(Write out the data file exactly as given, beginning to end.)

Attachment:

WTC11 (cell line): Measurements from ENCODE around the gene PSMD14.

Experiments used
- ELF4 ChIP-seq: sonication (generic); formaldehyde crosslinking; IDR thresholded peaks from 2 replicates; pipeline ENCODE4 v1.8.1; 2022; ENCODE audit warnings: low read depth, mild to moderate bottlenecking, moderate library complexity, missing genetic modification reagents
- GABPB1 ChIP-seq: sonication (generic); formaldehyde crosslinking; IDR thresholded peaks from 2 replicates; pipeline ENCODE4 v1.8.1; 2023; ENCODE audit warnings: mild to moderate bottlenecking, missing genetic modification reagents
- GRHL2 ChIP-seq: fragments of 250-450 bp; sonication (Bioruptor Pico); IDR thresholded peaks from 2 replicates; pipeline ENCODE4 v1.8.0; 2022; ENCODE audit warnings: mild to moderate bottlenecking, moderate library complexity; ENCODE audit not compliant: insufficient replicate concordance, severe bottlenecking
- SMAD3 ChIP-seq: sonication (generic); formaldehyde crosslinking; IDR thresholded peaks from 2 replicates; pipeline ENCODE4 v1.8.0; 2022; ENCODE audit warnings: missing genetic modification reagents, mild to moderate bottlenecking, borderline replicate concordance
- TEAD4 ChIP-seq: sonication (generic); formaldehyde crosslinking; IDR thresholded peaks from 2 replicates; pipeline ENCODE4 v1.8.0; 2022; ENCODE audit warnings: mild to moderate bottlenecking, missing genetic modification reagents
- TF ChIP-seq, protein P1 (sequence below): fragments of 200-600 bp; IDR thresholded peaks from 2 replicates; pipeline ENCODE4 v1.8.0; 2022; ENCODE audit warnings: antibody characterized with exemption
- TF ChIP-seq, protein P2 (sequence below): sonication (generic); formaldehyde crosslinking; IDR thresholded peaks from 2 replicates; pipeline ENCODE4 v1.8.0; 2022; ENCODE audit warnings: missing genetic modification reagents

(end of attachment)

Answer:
WTC11 (cell line): Measurements from ENCODE around the gene PSMD14.

Experiments used
- ELF4 ChIP-seq: sonication (generic); formaldehyde crosslinking; IDR thresholded peaks from 2 replicates; pipeline ENCODE4 v1.8.1; 2022; ENCODE audit warnings: low read depth, mild to moderate bottlenecking, moderate library complexity, missing genetic modification reagents
- GABPB1 ChIP-seq: sonication (generic); formaldehyde crosslinking; IDR thresholded peaks from 2 replicates; pipeline ENCODE4 v1.8.1; 2023; ENCODE audit warnings: mild to moderate bottlenecking, missing genetic modification reagents
- GRHL2 ChIP-seq: fragments of 250-450 bp; sonication (Bioruptor Pico); IDR thresholded peaks from 2 replicates; pipeline ENCODE4 v1.8.0; 2022; ENCODE audit warnings: mild to moderate bottlenecking, moderate library complexity; ENCODE audit not compliant: insufficient replicate concordance, severe bottlenecking
- SMAD3 ChIP-seq: sonication (generic); formaldehyde crosslinking; IDR thresholded peaks from 2 replicates; pipeline ENCODE4 v1.8.0; 2022; ENCODE audit warnings: missing genetic modification reagents, mild to moderate bottlenecking, borderline replicate concordance
- TEAD4 ChIP-seq: sonication (generic); formaldehyde crosslinking; IDR thresholded peaks from 2 replicates; pipeline ENCODE4 v1.8.0; 2022; ENCODE audit warnings: mild to moderate bottlenecking, missing genetic modification reagents
- TF ChIP-seq, protein P1 (sequence below): fragments of 200-600 bp; IDR thresholded peaks from 2 replicates; pipeline ENCODE4 v1.8.0; 2022; ENCODE audit warnings: antibody characterized with exemption
- TF ChIP-seq, protein P2 (sequence below): sonication (generic); formaldehyde crosslinking; IDR thresholded peaks from 2 replicates; pipeline ENCODE4 v1.8.0; 2022; ENCODE audit warnings: missing genetic modification reagents